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Authors

Jade Kluver

Abstract

The purpose of this ethnographic study is to describe the effects of the Trump Administration’s change in immigration policies on Romanian H-2B workers in South Florida. The effects of administration change on the H-2B program is generally defined within three themes that emerged from my research: The change in the concept of cultural space and how enforcement plays a role in the creation of boundaries; how policy change has an influence on migrant workers’ concept of identity and belonging; and lastly, how the program and outlying forces create a culture of uncertainty and fear. The article is based on three months of participant-observation, data from interviews and surveys, and analysis of this qualitative data in relation to the anthropological literature in particular as well as other sources pertaining to the immigration debate. The study of the experiences of this specific population, may help inform policies on foreign migrant workers within the H-2B program particularly, given the current political climate for NGOs involved in the support of immigrant communities; encourage further research within academic realms, and foster an understanding of the experience of this specific population within the visa program.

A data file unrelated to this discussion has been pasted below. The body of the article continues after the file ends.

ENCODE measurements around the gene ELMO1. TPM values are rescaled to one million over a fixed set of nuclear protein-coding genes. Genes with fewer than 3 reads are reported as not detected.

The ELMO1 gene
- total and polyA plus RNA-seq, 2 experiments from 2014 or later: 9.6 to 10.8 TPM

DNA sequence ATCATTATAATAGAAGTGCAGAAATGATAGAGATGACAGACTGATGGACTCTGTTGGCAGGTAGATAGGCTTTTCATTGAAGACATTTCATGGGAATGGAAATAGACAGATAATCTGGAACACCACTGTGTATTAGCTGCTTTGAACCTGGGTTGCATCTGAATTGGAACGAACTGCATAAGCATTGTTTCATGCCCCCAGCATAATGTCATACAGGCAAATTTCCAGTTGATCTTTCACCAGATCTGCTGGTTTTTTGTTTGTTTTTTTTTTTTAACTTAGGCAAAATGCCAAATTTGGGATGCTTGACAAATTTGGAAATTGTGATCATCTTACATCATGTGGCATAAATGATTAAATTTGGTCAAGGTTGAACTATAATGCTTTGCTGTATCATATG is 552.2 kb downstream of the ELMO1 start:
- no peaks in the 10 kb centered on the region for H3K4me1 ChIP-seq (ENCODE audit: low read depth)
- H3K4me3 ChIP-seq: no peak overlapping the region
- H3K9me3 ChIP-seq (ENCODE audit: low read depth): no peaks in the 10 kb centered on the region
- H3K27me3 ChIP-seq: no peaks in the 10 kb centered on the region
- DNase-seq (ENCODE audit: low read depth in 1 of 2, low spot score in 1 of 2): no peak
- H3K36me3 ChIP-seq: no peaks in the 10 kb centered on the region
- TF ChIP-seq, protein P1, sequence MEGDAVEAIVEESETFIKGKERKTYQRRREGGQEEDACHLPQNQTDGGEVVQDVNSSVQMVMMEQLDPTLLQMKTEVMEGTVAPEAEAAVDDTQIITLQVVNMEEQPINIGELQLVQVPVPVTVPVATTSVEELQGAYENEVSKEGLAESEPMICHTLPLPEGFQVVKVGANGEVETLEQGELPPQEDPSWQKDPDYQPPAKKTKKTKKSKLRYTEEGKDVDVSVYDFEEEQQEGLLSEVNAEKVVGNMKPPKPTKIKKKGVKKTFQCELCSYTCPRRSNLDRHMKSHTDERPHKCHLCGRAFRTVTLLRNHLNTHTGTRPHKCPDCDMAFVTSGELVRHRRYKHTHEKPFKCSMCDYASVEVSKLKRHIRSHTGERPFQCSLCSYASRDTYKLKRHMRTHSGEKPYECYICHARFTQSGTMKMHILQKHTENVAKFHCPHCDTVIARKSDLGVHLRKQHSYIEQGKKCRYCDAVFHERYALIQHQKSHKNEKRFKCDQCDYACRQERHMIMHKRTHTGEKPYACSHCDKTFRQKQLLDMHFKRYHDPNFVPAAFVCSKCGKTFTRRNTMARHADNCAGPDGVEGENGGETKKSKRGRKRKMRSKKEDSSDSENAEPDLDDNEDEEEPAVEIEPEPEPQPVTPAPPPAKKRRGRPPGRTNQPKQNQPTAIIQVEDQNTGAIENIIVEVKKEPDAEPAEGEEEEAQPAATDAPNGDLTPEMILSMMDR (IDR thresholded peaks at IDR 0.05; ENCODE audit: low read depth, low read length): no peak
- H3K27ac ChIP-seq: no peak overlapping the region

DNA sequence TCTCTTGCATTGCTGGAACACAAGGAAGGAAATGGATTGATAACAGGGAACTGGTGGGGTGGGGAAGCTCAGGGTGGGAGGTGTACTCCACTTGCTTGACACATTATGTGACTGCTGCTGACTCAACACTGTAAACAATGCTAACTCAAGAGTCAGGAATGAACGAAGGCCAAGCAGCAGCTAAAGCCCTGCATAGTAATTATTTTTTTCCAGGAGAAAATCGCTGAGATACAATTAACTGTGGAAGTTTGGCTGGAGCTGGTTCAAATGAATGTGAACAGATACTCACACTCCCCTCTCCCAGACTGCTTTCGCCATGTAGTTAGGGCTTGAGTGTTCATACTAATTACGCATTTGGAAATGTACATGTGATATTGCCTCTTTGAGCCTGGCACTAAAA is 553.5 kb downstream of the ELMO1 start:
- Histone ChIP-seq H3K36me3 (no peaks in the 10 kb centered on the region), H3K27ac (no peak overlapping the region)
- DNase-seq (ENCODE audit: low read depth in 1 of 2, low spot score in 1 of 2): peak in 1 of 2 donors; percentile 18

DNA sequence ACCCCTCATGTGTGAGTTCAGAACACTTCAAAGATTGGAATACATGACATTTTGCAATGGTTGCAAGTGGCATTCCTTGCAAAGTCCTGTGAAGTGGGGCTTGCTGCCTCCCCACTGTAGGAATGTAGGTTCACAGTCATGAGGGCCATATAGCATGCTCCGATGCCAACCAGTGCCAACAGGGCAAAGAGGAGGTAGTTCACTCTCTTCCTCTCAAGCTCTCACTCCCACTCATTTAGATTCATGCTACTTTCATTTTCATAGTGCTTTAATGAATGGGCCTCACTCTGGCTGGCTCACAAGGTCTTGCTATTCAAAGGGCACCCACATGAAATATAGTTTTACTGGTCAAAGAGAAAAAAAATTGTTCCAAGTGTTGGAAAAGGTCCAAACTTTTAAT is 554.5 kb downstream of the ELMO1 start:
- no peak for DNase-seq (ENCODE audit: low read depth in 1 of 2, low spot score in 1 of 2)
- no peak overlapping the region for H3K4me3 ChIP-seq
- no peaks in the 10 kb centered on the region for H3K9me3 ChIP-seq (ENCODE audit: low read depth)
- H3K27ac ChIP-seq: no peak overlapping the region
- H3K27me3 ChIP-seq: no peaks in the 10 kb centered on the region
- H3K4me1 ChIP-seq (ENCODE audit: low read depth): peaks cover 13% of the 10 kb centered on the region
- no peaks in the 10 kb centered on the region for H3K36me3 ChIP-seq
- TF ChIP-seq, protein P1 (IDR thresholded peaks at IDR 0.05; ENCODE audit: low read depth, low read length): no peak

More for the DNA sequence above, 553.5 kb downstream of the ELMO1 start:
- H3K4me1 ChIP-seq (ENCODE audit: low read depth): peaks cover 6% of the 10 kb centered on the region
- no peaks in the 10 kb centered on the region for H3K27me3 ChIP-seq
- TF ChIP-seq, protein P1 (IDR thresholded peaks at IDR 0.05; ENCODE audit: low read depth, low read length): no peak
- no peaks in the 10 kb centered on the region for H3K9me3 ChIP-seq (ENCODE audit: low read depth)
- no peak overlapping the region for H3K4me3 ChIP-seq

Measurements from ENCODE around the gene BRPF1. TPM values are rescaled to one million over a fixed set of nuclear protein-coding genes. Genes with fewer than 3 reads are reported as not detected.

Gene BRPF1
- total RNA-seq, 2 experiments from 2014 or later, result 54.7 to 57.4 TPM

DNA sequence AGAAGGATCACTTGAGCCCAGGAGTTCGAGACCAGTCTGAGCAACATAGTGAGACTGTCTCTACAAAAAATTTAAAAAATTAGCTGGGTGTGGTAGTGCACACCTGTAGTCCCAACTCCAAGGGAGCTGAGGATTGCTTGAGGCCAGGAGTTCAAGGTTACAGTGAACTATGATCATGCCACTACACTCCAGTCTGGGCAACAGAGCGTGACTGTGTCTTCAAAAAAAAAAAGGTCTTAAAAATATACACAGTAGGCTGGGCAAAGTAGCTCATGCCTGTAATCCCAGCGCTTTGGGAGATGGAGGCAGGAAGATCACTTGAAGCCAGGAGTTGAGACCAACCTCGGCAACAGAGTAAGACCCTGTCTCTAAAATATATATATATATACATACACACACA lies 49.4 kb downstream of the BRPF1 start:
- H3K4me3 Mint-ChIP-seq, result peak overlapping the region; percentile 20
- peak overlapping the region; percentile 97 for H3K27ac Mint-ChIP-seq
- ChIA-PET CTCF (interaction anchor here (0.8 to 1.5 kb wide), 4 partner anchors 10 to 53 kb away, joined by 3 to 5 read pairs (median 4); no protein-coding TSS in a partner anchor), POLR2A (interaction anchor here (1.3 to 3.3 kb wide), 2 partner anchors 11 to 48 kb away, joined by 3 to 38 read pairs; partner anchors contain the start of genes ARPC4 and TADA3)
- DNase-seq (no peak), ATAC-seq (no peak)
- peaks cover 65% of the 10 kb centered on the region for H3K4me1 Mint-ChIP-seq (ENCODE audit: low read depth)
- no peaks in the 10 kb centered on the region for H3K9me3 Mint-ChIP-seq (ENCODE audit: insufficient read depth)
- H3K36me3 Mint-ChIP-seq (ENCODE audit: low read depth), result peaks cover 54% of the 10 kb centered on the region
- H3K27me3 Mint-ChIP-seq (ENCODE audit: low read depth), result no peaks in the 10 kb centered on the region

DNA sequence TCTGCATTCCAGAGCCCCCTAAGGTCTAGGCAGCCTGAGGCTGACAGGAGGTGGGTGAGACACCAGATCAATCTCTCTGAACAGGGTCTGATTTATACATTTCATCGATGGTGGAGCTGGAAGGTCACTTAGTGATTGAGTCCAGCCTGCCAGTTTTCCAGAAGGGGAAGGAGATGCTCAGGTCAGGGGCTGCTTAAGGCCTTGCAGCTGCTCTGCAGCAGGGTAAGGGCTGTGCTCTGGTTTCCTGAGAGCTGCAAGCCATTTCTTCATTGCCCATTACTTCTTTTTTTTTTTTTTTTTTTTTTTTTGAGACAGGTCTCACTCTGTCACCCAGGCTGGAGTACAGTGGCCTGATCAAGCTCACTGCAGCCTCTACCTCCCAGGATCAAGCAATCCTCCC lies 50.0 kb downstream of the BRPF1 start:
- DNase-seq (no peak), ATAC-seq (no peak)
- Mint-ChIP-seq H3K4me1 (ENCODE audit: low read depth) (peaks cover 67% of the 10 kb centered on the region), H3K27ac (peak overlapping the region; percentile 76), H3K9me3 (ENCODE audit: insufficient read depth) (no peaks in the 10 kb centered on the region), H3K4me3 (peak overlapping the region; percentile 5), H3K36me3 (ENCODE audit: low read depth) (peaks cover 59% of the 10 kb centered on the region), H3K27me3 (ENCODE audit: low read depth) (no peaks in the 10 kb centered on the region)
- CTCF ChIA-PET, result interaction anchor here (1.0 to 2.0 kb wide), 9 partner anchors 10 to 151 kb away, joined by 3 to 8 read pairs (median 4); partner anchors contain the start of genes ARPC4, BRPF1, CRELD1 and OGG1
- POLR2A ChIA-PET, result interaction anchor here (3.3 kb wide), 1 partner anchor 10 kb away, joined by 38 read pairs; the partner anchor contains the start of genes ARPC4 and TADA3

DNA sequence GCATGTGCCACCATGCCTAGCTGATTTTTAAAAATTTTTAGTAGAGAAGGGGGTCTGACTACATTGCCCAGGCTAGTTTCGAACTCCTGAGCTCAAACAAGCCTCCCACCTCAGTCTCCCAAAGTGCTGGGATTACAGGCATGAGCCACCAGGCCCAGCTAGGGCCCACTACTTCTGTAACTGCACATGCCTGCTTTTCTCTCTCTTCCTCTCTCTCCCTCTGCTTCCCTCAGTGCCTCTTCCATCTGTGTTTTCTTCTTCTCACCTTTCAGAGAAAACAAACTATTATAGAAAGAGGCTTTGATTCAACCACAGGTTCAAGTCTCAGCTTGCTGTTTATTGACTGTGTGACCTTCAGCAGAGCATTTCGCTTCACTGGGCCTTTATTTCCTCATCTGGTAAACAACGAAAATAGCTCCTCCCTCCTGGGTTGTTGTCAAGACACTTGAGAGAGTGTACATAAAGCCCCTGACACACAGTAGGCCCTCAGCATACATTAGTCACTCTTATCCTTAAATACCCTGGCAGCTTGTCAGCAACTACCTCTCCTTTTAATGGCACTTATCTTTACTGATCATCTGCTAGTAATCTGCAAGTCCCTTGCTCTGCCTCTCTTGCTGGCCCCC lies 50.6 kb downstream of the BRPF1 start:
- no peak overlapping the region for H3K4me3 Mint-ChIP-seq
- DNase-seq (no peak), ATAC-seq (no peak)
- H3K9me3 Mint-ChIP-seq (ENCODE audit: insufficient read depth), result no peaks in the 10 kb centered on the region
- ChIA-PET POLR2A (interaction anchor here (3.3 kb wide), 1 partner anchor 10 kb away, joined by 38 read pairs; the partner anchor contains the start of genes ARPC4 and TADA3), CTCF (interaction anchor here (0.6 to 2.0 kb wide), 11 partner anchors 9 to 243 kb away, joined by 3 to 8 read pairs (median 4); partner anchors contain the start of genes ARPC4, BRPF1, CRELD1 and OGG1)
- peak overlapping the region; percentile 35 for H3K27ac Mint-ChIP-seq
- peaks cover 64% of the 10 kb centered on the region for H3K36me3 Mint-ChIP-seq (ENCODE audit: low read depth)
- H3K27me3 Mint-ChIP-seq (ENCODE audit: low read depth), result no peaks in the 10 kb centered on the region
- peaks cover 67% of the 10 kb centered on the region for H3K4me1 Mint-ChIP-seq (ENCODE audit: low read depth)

Note on the Author

Jade Kluver is a graduate of Bridgewater State University with a degree in Cultural Anthropology. This research project was completed in the fall semester of 2017 under the mentorship of Dr. Diana Fox (Anthropology). Jade’s involvement in social justice related groups while on campus helped form her interest in issues such as immigration. Currently, Jade resides in Florida with her husband and daughter. She looks forward to pursuing a Master’s degree and PhD with a focus in topics related to social justice and immigration.

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